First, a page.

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Collected Poems and Selected Translations

Norman Cameron

Edited by Warren Hope and Jonathan Barker

Imprint: Anvil Press Poetry
Publisher: Carcanet Press
Available as:
Hardback (160 pages)
(Pub. May 1990)
Out of Stock
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    Moonlight, Waterlight and Opal

    ‘Moonlight, Waterlight and Opal are good
    Corinthians, bad friends for a young man,’
    Said I, cronelike in my self-motherhood –
    Jealous, perhaps, for the more homely clan.

    I loved their glitter, like a mirror’s face
    Held to my revel with such flattering care.
    And when it might have tarnished, with what grace
    Moonlight, Waterlight, Opal were not there!

    These moonbeam niceties, sweet to undergo,
    Have been an austere discipline, the less
    Exceptionable in that trifling so
    I’ve learned to be content with nothingness.


    Punishment Enough

    They say that women, in a bombing-raid,
    Retire to sleep in brand-new underwear
    Lest they be tumbled out of doors, displayed
    In shabby garments to the public stare.

    You’ve often seen a house, sliced like a cheese,
    Displaying its poor secrets – peeling walls
    And warping cupboards. Of such tragedies
    It is the petty scale that most appals.

    When you confess your sins before a parson,
    You find it no great effort to disclose
    Your crimes of murder, bigamy and arson,
    But can you tell him that you pick your nose?

    If after death you pay for your misdeeds,
    Surely the direst and most just requital
    Would be to listen while an angel reads
    Before a crowd your endless, mean recital:

    Golf scorecards faked, thefts from your mother’s purse …
    But why should Doomsday bother with such stuff?
    This is the Hell that you already nurse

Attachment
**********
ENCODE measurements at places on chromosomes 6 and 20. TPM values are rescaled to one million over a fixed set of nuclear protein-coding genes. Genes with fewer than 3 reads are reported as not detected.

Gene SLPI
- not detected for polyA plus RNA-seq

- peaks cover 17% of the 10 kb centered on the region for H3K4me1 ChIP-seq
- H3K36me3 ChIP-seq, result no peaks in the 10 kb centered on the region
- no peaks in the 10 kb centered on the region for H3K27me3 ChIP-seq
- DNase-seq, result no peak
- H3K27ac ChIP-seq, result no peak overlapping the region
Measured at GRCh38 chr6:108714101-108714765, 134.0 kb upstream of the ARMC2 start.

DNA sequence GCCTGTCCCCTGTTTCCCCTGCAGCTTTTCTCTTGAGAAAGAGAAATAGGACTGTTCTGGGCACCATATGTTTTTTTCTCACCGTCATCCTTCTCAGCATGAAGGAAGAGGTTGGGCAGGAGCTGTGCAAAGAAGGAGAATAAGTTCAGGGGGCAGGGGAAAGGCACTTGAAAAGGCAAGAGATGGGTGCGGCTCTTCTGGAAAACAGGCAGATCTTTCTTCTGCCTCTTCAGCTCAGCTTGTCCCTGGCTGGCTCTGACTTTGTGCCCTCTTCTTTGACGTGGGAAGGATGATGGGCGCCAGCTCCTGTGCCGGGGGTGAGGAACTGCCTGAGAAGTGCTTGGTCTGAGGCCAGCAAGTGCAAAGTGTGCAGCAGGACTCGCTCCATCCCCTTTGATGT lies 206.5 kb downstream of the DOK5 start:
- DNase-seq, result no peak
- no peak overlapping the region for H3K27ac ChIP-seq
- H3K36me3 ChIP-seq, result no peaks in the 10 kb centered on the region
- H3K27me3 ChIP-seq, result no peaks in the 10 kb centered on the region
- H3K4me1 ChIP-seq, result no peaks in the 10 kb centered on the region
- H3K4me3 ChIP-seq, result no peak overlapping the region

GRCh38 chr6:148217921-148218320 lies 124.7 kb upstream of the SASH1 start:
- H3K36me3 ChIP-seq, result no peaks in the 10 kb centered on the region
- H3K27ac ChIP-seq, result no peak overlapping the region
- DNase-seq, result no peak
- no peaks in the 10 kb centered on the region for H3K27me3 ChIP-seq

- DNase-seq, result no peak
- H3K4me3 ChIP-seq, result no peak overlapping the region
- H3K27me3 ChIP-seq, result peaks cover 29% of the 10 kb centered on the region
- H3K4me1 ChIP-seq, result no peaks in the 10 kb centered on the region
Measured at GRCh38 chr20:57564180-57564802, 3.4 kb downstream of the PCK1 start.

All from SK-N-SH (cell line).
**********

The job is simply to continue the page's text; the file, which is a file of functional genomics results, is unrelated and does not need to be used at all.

Within you. You’ve had punishment enough.


    Je Suis François …

    from François Villon

    Francis by name, France’s by birth
    (I’ve never had much luck on earth),
    At Paris first I op’d my eyes
    (It is a hamlet near Pontoise);
    And soon my neck, to end the farce,
    Must learn how heavy is my arse.

    This is the first complete edition of the poetry of Norman Cameron (1905–53) to appear in Britain. As Jonathan Barker writes in his introduction, it is ‘the product of the shared transatlantic enthusiasm of Warren Hope and myself for the work of a poet whom we both see as unjustly neglected.’ Cameron has never lacked admirers among his fellow poets – Roy Fuller, Geoffrey Grigson, Robert Graves, among others – but since his skilful, moving and quietly memorable poems have not been reprinted since 1957, they have not reached the wider audience which they deserve.

    The growing appetite for his work was anticipated by Warren Hope, whose research for the 1985 American edition brought to light thirteen uncollected poems and some translations from Heine and the Czech poet Nezval. In this edition, the poems are followed by selections from his verse translation of Villon; all his miscellaneous verse translations (except those of Rimbaud, which are published by Anvil in a separate volume); and his juvenilia.

    Norman Cameron
    Norman Cameron (1905–1953) was a frequent contributor to Geoffrey Grigson’s New Verse . During the war he served with British forces in Austria, returning to London and advertising in 1947. His Collected Poems and Selected Translations edited by Warren Hope and Jonathan Barker was first published by Anvil in 1990. His ... read more
    Warren Hope
    Warren Hope was born in Philadelphia, Pennsylvania, in 1944. He is the author of several books, including Adam’s Thoughts in Winter (2001), which includes a selection of poems from the years 1970 to 2000, and Moving In (2004). He is also the author of ( Norman Cameron: His Life, Work and ... read more
    Jonathan Barker
    Jonathan Barker has worked as Deputy Director of Literature for the British Council and Librarian of the Arts Council Poetry Library. He has contributed critical articles and reviews to a number of poetry journals and has edited bibliographies of contemporary poetry, poetry anthologies, an edition of the poems of W.H. Davies ... read more
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